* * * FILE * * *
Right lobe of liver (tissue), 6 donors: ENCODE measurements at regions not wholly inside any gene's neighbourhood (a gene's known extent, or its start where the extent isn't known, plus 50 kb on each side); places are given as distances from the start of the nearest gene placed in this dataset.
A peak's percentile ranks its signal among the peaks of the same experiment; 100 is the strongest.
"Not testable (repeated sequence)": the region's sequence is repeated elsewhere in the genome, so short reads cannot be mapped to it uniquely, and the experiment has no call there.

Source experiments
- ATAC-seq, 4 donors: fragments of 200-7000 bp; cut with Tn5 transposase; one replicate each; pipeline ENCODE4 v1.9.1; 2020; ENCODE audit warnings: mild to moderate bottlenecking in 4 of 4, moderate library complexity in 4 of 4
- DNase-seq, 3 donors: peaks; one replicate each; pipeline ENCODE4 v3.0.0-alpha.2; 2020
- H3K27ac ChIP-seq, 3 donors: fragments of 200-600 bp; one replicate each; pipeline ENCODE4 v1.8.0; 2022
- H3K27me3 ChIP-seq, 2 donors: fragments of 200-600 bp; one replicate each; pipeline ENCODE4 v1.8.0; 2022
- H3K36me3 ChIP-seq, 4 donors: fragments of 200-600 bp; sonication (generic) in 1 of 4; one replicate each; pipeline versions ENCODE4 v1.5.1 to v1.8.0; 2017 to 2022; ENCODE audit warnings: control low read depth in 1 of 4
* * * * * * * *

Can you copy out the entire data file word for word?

Right lobe of liver (tissue), 6 donors: ENCODE measurements at regions not wholly inside any gene's neighbourhood (a gene's known extent, or its start where the extent isn't known, plus 50 kb on each side); places are given as distances from the start of the nearest gene placed in this dataset.
A peak's percentile ranks its signal among the peaks of the same experiment; 100 is the strongest.
"Not testable (repeated sequence)": the region's sequence is repeated elsewhere in the genome, so short reads cannot be mapped to it uniquely, and the experiment has no call there.

Source experiments
- ATAC-seq, 4 donors: fragments of 200-7000 bp; cut with Tn5 transposase; one replicate each; pipeline ENCODE4 v1.9.1; 2020; ENCODE audit warnings: mild to moderate bottlenecking in 4 of 4, moderate library complexity in 4 of 4
- DNase-seq, 3 donors: peaks; one replicate each; pipeline ENCODE4 v3.0.0-alpha.2; 2020
- H3K27ac ChIP-seq, 3 donors: fragments of 200-600 bp; one replicate each; pipeline ENCODE4 v1.8.0; 2022
- H3K27me3 ChIP-seq, 2 donors: fragments of 200-600 bp; one replicate each; pipeline ENCODE4 v1.8.0; 2022
- H3K36me3 ChIP-seq, 4 donors: fragments of 200-600 bp; sonication (generic) in 1 of 4; one replicate each; pipeline versions ENCODE4 v1.5.1 to v1.8.0; 2017 to 2022; ENCODE audit warnings: control low read depth in 1 of 4